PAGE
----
In the evening of 2 June 1995, Mayawati found herself living through the greatest horrors of her life. She, along with a few other Bahujan Samaj Party (BSP) leaders, had locked herself inside the State Guest House in Lucknow, while a frenzied mob of more than two hundred was trying to break the doors of her room from the outside. The mob was shouting abuses, promising to kill her. Many of her colleagues had already been physically dragged away by the mob. This nightmare went on for hours. Only the quick reaction of certain junior police officers at the scene kept the mob from breaking in. Mayawati remained inside the room late into the night, not knowing what was going on behind those doors. Only a few hours before the attack, she had pulled her party’s support from the Uttar Pradesh Government, collapsing Mulayam Singh Yadav’s Ministry. She has maintained, ever since, that the State Guest House incident, as it came to be known, was retribution for it. Eighteen years later, the courts have still to decide anyone’s culpability for the attack.
The forty-eight hours before the incident had been momentous for Mayawati. On 1 June 1995, she had visited her political mentor and boss Kanshi Ram in the hospital where he was being treated for a brain clot. In his absence, Mayawati had been managing the party – a very important responsibility since for the first time BSP was in the government as junior partner to Yadav’s Samajwadi Party (SP). Kanshi Ram’s illness had her worried, for his death could mean a serious blow to the party at such a critical juncture. But Kanshi Ram was not dying; instead he had a surprise for her. “How would you like to the Chief Minister of Uttar Pradesh?” he asked her. Mayawati face clouded, as she assumed that illness had turned Kanshi Ram incoherent and delusional. But he insisted, explaining to her that he had made a deal with Bharatiya Janata Party (BJP). BSP will break the alliance with SP and form a new government in UP with support from BJP. Events then moved forward quickly, BSP pulled its support and the State Guest House incident ensued. A few hours after emerging from the guest house, she was sworn in as Chief Minister.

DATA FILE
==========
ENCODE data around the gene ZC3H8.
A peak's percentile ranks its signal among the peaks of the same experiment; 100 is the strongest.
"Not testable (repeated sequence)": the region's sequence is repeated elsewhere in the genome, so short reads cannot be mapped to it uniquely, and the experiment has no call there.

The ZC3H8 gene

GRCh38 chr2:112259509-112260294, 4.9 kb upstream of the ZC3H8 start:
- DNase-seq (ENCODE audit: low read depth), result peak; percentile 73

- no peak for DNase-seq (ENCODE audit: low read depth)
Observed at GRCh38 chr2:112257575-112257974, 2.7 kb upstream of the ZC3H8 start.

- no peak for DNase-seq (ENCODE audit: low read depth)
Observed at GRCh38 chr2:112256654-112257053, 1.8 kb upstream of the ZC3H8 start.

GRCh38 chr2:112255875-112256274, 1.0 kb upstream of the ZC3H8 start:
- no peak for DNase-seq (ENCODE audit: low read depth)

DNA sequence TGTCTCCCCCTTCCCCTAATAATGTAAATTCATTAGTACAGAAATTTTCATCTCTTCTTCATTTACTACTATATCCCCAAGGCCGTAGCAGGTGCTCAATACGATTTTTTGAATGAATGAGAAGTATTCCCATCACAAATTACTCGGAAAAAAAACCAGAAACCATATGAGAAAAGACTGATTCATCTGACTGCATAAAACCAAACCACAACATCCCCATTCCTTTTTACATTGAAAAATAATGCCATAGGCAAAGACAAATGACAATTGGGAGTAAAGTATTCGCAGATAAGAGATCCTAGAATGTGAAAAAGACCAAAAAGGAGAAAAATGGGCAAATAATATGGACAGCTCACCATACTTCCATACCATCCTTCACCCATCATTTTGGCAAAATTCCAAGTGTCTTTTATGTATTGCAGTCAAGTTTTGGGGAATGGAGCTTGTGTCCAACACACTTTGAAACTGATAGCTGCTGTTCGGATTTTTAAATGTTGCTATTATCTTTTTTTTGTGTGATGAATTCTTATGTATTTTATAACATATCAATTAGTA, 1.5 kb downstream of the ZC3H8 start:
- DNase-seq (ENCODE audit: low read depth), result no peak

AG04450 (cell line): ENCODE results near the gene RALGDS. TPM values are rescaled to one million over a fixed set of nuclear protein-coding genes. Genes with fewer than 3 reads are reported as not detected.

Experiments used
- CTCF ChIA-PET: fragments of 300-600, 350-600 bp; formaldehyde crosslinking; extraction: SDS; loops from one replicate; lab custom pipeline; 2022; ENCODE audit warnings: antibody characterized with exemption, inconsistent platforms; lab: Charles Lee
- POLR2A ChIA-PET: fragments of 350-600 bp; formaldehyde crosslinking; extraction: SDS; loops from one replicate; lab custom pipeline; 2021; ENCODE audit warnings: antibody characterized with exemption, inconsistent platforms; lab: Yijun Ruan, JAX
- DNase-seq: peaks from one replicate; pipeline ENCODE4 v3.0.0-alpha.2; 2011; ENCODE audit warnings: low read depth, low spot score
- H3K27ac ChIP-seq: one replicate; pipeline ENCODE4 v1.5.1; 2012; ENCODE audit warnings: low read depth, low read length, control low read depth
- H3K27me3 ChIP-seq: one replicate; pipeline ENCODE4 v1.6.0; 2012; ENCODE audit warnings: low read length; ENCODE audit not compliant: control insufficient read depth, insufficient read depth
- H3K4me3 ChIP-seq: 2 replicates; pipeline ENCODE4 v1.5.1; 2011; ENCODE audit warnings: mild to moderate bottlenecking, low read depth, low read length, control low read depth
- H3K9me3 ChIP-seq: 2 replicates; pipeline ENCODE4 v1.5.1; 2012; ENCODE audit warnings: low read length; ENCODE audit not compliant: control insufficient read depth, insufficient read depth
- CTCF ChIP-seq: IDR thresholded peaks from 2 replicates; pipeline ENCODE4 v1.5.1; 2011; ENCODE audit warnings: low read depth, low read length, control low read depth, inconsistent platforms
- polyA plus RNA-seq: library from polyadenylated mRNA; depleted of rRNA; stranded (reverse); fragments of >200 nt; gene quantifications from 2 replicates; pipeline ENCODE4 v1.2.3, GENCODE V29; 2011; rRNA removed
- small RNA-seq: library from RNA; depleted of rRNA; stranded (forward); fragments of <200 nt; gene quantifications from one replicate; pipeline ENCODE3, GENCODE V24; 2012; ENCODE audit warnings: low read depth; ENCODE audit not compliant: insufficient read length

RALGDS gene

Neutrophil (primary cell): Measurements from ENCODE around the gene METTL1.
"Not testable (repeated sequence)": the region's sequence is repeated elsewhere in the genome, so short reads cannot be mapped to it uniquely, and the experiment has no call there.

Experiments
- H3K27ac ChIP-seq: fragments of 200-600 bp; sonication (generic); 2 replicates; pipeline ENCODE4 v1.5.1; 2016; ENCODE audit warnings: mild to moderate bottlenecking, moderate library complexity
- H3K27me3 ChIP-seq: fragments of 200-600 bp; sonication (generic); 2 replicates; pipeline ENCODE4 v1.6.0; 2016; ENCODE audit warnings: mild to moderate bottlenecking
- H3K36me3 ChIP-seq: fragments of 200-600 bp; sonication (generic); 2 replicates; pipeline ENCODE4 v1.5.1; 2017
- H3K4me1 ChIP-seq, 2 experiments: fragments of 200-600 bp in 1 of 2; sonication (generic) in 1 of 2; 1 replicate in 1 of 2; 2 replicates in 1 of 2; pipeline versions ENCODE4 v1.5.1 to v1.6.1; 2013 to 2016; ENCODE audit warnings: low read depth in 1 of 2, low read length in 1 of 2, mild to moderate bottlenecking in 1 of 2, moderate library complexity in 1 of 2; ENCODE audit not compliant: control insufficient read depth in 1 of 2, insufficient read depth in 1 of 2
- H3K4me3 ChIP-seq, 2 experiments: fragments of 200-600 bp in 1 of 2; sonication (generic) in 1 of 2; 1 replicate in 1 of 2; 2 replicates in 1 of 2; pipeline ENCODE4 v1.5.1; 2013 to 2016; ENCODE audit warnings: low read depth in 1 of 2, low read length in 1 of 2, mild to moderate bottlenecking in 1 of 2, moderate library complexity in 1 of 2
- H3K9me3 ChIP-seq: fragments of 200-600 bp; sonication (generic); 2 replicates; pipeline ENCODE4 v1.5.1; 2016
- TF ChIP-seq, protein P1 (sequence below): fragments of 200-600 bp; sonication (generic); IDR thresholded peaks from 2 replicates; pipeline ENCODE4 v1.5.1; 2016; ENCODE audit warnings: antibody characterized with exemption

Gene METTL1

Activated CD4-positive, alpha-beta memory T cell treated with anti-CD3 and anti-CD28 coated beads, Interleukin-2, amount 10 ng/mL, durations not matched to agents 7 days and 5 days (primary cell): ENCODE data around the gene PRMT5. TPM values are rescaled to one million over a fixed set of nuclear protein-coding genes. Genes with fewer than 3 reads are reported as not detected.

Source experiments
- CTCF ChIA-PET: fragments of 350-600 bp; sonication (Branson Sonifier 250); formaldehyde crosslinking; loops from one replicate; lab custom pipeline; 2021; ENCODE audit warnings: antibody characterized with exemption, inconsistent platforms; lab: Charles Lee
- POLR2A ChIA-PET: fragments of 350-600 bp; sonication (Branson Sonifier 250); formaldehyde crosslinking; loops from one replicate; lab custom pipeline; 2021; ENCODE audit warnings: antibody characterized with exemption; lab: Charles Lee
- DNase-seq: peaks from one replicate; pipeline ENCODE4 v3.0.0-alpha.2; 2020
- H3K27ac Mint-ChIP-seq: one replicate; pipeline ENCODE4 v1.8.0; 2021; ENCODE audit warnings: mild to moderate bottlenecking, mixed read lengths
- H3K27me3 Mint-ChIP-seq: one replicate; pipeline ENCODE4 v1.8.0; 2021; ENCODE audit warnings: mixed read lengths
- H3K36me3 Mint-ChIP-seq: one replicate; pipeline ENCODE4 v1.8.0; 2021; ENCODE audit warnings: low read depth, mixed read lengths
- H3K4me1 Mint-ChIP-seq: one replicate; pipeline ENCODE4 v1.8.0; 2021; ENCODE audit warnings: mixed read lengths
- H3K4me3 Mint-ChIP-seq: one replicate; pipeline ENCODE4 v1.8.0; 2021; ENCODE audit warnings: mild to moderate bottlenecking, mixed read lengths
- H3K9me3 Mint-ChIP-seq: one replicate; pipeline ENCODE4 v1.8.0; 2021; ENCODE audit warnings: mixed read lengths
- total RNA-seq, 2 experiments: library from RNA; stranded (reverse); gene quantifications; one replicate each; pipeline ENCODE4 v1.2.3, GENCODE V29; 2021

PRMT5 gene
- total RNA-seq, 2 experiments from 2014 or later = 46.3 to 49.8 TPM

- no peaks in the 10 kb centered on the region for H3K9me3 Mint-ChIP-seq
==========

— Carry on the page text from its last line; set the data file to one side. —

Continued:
At 39 years of age, a low-caste daughter of a postal clerk from Delhi, with no family connections or administrative experience, Mayawati had become Chief Minister of the biggest state in the country. Then Prime Minister Narasimha Rao called it “a miracle of democracy.” This was made possible by her burning ambition and drive, something she probably fostered from her resentment of the fact that her father always discriminated between her and her brothers. But her success was not hers alone. It tapped into something deeper that had been building up for a long time in the Independent India.